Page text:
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Court Overturns Canadian Classification of Some Plastics as 'Toxic'

Judge rules the classification is “unreasonable and unconstitutional.”

Norbert Sparrow

November 17, 2023

2 Min Read
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Image courtesy of GettyImages/Bill Oxford

A Canadian court yesterday threw out a government regulation classifying some plastic products as “toxic." The ruling could hurt a push by Ottawa for a countrywide ban on single-use plastic items such as bags, straws, and forks, according to Reuters.

A ban on manufacturing and importing “harmful” single-use plastics came into effect last December after the federal government formally drew up an order that added them to a list of toxic items, reports Reuters.

Dow Chemical Canada, Imperial Oil, and Nova Chemicals — along with the provinces of Alberta and Saskatchewan and the Responsible Plastics Use Coalition initially brought the case to court, arguing that the federal government failed to provide scientific evidence to justify the regulations. "The test for toxicity is not satisfied by proving that a single bottle cap poses a risk to a single animal," said a legal brief filed on behalf of the plastics industry, reported the Canadian Broadcasting Corporation (CBC) at the time.

Yesterday’s ruling called the toxic label “unreasonable and unconstitutional.”

Responding to the decision, Canada’s Minister of Environment and Climate Change Steven Guilbeault wrote on X (formerly Twitter) that the matter was far from settled in his mind.

“The science is clear: Plastic pollution is everywhere in our environment, harming wildlife and their habitats. There is also a growing body of evidence showing impacts on human health. . . . The government of Canada is carefully reviewing the federal court judgement and strongly considering an appeal,” wrote Guilbeault.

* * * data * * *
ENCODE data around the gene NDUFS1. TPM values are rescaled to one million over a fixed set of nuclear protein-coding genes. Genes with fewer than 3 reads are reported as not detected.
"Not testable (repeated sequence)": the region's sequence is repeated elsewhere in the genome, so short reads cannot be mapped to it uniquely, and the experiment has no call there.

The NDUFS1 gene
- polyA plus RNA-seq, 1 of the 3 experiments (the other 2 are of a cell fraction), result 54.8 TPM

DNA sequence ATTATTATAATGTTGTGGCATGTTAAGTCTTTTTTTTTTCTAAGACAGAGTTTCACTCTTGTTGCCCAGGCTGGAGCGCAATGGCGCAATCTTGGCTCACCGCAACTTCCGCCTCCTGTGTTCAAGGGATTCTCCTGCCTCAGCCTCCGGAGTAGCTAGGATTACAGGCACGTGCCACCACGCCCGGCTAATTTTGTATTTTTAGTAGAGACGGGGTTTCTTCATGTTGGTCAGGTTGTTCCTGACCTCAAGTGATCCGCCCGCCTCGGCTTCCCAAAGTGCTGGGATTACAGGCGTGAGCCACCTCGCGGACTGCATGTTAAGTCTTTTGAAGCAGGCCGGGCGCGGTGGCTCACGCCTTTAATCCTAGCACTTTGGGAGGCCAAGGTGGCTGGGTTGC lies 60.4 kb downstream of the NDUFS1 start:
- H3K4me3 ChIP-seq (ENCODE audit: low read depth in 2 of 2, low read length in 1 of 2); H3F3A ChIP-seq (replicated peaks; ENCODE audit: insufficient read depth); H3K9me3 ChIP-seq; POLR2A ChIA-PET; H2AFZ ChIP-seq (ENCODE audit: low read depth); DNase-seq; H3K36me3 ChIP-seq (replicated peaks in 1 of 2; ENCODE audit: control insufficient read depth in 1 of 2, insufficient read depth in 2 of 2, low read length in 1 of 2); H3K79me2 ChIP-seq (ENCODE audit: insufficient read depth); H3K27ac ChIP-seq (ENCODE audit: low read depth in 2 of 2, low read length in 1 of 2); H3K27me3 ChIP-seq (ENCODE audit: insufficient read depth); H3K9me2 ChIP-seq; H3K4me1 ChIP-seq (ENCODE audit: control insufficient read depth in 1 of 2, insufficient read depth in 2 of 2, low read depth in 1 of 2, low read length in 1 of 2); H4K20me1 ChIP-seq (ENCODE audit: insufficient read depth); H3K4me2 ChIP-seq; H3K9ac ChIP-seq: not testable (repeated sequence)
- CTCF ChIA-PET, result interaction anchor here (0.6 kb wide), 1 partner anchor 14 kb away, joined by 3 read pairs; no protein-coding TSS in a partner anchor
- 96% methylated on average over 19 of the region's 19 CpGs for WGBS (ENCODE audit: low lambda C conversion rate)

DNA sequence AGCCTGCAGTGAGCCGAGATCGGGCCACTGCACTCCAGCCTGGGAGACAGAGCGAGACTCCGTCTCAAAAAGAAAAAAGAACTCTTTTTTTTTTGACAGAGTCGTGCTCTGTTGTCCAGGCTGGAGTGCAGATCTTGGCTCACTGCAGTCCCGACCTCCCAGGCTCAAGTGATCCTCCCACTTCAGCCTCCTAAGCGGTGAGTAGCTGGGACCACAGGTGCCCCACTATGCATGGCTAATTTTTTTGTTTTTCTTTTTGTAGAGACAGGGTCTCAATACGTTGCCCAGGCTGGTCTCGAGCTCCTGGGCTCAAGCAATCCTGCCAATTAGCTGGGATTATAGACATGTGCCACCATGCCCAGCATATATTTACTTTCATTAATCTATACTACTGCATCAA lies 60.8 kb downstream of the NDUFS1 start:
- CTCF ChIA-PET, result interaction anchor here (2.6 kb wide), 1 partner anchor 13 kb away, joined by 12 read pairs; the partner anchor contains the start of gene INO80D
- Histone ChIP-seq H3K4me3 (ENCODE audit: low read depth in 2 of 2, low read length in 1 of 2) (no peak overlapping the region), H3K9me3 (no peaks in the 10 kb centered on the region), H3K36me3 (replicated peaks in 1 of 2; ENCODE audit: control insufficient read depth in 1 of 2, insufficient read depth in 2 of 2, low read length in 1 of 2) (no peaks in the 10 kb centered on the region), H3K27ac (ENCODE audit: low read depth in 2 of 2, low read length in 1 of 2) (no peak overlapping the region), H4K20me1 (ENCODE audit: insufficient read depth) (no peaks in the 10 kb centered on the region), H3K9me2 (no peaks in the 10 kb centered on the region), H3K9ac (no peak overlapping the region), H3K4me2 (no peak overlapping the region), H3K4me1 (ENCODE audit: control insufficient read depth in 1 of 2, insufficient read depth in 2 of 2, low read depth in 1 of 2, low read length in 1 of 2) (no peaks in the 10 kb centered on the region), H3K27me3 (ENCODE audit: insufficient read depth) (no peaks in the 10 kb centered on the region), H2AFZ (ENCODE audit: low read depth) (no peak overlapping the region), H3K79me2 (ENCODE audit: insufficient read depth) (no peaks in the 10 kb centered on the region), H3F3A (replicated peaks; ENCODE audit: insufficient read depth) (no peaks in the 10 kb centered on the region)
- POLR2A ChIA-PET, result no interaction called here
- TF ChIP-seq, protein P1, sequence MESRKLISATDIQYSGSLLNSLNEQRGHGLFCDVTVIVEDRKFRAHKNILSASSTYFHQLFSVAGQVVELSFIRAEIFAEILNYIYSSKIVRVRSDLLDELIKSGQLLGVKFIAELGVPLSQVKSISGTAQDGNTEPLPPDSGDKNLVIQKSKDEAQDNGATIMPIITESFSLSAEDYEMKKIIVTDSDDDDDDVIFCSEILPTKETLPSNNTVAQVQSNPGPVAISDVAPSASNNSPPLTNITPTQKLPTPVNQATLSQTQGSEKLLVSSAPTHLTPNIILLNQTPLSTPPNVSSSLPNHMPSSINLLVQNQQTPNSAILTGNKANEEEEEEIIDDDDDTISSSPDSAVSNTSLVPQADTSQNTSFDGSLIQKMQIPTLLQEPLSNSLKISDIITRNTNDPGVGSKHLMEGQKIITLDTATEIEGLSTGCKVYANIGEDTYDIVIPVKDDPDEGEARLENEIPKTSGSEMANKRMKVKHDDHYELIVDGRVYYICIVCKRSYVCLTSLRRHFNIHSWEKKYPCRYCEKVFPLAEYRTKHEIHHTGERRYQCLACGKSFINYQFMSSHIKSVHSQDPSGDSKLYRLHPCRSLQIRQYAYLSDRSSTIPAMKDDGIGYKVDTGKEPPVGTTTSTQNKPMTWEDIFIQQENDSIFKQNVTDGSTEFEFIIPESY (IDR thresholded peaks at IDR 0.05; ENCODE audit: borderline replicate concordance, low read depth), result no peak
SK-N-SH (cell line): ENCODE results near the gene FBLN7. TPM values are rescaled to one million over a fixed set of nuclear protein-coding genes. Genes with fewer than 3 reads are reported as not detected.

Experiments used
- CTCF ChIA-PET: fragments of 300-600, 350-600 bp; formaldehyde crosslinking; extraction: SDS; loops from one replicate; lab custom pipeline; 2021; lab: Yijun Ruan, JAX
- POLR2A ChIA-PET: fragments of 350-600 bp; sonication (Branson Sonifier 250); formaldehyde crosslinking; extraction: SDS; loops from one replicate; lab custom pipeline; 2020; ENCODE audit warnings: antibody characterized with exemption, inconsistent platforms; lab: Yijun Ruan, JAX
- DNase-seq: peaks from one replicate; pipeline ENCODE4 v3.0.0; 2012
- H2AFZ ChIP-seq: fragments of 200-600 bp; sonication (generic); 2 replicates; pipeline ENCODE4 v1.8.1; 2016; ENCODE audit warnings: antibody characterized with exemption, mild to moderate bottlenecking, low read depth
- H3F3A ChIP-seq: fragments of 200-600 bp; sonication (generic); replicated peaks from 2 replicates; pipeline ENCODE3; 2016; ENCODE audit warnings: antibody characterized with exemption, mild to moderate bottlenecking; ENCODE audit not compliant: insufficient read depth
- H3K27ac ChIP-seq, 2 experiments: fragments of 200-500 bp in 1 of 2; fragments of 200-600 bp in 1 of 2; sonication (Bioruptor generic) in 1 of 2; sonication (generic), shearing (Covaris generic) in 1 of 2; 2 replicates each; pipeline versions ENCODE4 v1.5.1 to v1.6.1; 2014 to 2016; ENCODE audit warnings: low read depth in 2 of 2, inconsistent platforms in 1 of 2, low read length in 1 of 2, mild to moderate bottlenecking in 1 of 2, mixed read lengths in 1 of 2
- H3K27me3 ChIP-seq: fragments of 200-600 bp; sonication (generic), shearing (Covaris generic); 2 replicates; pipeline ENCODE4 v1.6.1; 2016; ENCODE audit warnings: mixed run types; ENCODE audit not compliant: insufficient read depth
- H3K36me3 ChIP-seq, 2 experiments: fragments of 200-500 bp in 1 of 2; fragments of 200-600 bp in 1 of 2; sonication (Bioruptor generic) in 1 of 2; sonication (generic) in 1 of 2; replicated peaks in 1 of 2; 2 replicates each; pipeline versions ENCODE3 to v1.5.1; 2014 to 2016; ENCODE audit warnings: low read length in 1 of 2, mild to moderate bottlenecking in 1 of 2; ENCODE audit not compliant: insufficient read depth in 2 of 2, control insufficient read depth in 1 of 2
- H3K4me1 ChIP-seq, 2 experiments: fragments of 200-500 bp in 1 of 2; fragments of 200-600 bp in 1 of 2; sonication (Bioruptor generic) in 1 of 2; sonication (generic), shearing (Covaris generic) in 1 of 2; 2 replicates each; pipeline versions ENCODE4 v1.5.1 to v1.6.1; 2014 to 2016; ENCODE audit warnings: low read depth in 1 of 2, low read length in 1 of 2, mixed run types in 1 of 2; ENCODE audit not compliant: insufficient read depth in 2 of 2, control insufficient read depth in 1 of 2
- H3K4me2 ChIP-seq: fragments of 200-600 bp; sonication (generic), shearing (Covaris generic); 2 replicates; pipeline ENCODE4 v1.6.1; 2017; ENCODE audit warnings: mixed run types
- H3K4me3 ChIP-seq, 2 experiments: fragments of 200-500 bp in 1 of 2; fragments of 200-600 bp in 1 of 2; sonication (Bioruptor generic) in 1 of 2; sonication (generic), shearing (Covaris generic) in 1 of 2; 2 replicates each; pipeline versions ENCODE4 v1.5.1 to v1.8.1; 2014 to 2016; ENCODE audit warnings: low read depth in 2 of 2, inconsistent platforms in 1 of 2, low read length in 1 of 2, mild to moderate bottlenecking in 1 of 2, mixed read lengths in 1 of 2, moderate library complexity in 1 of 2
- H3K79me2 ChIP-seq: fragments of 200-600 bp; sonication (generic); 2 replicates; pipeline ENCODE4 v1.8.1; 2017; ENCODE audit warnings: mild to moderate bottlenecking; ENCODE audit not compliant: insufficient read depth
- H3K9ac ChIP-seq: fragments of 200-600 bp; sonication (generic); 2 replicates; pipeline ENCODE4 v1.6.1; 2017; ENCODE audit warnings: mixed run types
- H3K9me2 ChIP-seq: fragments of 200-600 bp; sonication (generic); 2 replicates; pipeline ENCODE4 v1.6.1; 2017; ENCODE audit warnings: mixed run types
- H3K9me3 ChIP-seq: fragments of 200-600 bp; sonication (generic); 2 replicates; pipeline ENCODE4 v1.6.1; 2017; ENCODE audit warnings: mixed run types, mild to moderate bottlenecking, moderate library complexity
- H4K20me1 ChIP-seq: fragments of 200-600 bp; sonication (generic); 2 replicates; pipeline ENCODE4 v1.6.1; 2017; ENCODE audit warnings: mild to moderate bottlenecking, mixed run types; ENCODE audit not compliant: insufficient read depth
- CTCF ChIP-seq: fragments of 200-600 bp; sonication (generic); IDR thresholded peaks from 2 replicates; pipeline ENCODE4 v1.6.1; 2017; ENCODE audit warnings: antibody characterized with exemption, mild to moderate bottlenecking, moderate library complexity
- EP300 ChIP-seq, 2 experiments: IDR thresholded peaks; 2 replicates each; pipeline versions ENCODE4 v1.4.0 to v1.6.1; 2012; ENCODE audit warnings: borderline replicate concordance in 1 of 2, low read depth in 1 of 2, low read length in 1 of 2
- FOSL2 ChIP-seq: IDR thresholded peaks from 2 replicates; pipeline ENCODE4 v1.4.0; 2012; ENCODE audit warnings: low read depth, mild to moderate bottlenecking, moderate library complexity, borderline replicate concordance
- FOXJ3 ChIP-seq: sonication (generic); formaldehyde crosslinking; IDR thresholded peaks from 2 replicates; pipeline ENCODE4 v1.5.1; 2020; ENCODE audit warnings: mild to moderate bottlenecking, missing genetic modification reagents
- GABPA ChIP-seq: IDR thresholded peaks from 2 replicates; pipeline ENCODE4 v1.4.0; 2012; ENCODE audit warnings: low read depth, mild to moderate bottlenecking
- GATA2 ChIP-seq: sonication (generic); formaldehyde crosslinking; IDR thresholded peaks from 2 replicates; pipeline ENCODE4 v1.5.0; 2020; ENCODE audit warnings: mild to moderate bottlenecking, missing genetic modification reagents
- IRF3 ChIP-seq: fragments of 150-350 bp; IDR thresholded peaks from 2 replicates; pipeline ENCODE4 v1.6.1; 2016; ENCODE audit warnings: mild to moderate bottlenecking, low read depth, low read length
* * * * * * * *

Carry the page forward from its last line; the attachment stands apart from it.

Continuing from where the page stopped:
Of course, his post invited some snarky rejoinders on X. 

View post on Twitter

Some observers have noted that the ruling applies only to the government's classification of some plastics as toxic and does not necessarily affect the ban itself.

The role of federalism was also addressed by the court. As the CBC notes in its reporting, waste management is generally regulated by provincial authorities, not the federal government. Plastics industry stakeholders cited in an article in the Vancouver Sun said that "changing the act was not the appropriate tool to manage plastic waste and suggested the feds leave it to the cities or provinces."

"The government is only able to regulate substances for environmental protection if they are listed as toxic under the Canadian Environmental Protection Act," writes the CBC. Adding a broad category of plastics — not all of which have the "potential to create a reasonable apprehension of harm," in the words of the judge — went beyond the rules of the act. Ottawa's decision "poses a threat to the balance of federalism," the judge added.

About the Author(s)

Norbert Sparrow

Editor in chief of PlasticsToday since 2015, Norbert Sparrow has more than 30 years of editorial experience in business-to-business media. He studied journalism at the Centre Universitaire d'Etudes du Journalisme in Strasbourg, France, where he earned a master's degree. Reach him at [email protected].

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